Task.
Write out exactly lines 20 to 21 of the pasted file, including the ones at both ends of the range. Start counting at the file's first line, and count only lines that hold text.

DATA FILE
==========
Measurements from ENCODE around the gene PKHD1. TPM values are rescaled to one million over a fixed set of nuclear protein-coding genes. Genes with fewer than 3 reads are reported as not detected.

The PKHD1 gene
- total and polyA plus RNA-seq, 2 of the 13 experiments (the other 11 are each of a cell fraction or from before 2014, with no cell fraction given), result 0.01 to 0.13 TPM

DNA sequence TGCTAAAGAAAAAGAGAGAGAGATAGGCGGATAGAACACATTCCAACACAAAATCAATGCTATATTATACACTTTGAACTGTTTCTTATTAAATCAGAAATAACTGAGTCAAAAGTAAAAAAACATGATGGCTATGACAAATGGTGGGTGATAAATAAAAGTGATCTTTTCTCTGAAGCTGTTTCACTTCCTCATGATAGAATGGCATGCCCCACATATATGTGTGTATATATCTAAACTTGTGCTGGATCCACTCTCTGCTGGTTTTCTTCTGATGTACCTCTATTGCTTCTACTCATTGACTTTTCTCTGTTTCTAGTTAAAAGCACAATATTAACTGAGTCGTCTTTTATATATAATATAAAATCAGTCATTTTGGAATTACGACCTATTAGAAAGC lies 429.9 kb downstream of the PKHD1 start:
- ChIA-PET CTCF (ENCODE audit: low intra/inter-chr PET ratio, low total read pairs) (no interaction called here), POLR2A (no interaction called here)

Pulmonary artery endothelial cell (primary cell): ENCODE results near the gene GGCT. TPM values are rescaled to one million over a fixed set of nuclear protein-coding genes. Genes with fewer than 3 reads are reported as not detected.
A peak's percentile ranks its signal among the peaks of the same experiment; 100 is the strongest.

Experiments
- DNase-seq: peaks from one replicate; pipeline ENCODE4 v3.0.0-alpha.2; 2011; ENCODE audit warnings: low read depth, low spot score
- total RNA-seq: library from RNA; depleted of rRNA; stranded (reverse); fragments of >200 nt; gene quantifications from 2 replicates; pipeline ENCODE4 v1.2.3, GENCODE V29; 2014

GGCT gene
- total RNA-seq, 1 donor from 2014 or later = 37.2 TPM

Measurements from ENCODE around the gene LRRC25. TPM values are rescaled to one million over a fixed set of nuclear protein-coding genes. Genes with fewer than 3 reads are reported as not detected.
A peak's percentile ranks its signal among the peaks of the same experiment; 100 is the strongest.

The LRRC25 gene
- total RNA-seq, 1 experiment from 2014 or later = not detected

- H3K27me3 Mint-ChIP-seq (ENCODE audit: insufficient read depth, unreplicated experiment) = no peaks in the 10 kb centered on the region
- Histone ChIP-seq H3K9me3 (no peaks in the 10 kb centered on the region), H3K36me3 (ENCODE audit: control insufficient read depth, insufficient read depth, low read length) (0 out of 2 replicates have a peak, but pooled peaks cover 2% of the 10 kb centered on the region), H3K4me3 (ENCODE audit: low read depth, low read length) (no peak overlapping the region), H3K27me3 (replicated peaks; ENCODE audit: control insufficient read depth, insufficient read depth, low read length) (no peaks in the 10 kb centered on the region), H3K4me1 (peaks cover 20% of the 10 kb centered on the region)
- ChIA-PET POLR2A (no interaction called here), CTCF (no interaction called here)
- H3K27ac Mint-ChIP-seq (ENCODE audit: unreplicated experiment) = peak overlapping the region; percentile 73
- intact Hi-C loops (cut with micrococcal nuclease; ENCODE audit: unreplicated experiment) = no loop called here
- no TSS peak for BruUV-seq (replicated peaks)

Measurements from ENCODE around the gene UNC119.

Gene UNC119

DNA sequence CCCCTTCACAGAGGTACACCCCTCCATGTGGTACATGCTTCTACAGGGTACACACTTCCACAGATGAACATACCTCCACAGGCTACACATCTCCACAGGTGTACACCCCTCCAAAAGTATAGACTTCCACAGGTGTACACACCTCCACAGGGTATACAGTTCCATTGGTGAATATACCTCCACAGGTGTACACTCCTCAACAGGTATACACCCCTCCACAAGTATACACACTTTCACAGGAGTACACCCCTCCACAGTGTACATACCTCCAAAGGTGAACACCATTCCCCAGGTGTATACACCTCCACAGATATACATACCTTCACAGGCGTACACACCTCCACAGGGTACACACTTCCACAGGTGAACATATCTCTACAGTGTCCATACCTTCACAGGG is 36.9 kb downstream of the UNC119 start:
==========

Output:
- H3K27ac Mint-ChIP-seq (ENCODE audit: unreplicated experiment) = peak overlapping the region; percentile 73
- intact Hi-C loops (cut with micrococcal nuclease; ENCODE audit: unreplicated experiment) = no loop called here